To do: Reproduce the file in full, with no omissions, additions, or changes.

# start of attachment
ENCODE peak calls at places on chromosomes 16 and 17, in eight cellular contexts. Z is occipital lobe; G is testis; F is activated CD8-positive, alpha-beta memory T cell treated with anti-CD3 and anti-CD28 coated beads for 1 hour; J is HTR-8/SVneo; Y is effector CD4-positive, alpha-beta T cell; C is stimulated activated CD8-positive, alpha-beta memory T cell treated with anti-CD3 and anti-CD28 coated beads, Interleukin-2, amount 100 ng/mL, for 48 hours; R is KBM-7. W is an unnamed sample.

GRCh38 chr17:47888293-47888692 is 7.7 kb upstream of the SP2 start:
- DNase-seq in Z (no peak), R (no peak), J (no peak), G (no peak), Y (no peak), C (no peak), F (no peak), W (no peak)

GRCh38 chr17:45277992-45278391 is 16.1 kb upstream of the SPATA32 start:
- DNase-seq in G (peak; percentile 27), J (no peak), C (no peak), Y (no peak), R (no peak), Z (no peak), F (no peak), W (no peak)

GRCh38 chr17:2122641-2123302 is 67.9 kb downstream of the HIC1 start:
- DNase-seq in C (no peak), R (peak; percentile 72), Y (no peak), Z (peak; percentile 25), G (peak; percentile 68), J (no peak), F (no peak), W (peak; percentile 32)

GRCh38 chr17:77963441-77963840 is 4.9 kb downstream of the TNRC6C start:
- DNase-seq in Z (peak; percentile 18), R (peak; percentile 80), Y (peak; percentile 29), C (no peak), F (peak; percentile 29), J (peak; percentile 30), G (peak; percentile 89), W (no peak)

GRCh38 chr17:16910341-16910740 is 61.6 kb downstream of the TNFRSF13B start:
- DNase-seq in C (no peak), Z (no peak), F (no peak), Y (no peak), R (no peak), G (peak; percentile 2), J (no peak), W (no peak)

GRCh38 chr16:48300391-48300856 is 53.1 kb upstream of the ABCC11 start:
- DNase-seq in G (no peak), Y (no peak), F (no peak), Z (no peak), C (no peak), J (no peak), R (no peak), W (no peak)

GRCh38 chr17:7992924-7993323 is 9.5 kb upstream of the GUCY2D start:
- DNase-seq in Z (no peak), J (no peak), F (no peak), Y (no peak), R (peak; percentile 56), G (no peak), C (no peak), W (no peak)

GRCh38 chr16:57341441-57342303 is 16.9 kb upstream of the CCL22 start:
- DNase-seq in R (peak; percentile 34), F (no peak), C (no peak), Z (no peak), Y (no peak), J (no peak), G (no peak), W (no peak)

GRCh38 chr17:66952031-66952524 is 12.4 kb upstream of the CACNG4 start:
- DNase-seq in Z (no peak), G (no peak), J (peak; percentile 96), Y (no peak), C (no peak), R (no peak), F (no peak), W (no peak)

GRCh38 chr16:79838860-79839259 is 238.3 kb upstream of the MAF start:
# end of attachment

ENCODE peak calls at places on chromosomes 16 and 17, in eight cellular contexts. Z is occipital lobe; G is testis; F is activated CD8-positive, alpha-beta memory T cell treated with anti-CD3 and anti-CD28 coated beads for 1 hour; J is HTR-8/SVneo; Y is effector CD4-positive, alpha-beta T cell; C is stimulated activated CD8-positive, alpha-beta memory T cell treated with anti-CD3 and anti-CD28 coated beads, Interleukin-2, amount 100 ng/mL, for 48 hours; R is KBM-7. W is an unnamed sample.

GRCh38 chr17:47888293-47888692 is 7.7 kb upstream of the SP2 start:
- DNase-seq in Z (no peak), R (no peak), J (no peak), G (no peak), Y (no peak), C (no peak), F (no peak), W (no peak)

GRCh38 chr17:45277992-45278391 is 16.1 kb upstream of the SPATA32 start:
- DNase-seq in G (peak; percentile 27), J (no peak), C (no peak), Y (no peak), R (no peak), Z (no peak), F (no peak), W (no peak)

GRCh38 chr17:2122641-2123302 is 67.9 kb downstream of the HIC1 start:
- DNase-seq in C (no peak), R (peak; percentile 72), Y (no peak), Z (peak; percentile 25), G (peak; percentile 68), J (no peak), F (no peak), W (peak; percentile 32)

GRCh38 chr17:77963441-77963840 is 4.9 kb downstream of the TNRC6C start:
- DNase-seq in Z (peak; percentile 18), R (peak; percentile 80), Y (peak; percentile 29), C (no peak), F (peak; percentile 29), J (peak; percentile 30), G (peak; percentile 89), W (no peak)

GRCh38 chr17:16910341-16910740 is 61.6 kb downstream of the TNFRSF13B start:
- DNase-seq in C (no peak), Z (no peak), F (no peak), Y (no peak), R (no peak), G (peak; percentile 2), J (no peak), W (no peak)

GRCh38 chr16:48300391-48300856 is 53.1 kb upstream of the ABCC11 start:
- DNase-seq in G (no peak), Y (no peak), F (no peak), Z (no peak), C (no peak), J (no peak), R (no peak), W (no peak)

GRCh38 chr17:7992924-7993323 is 9.5 kb upstream of the GUCY2D start:
- DNase-seq in Z (no peak), J (no peak), F (no peak), Y (no peak), R (peak; percentile 56), G (no peak), C (no peak), W (no peak)

GRCh38 chr16:57341441-57342303 is 16.9 kb upstream of the CCL22 start:
- DNase-seq in R (peak; percentile 34), F (no peak), C (no peak), Z (no peak), Y (no peak), J (no peak), G (no peak), W (no peak)

GRCh38 chr17:66952031-66952524 is 12.4 kb upstream of the CACNG4 start:
- DNase-seq in Z (no peak), G (no peak), J (peak; percentile 96), Y (no peak), C (no peak), R (no peak), F (no peak), W (no peak)

GRCh38 chr16:79838860-79839259 is 238.3 kb upstream of the MAF start: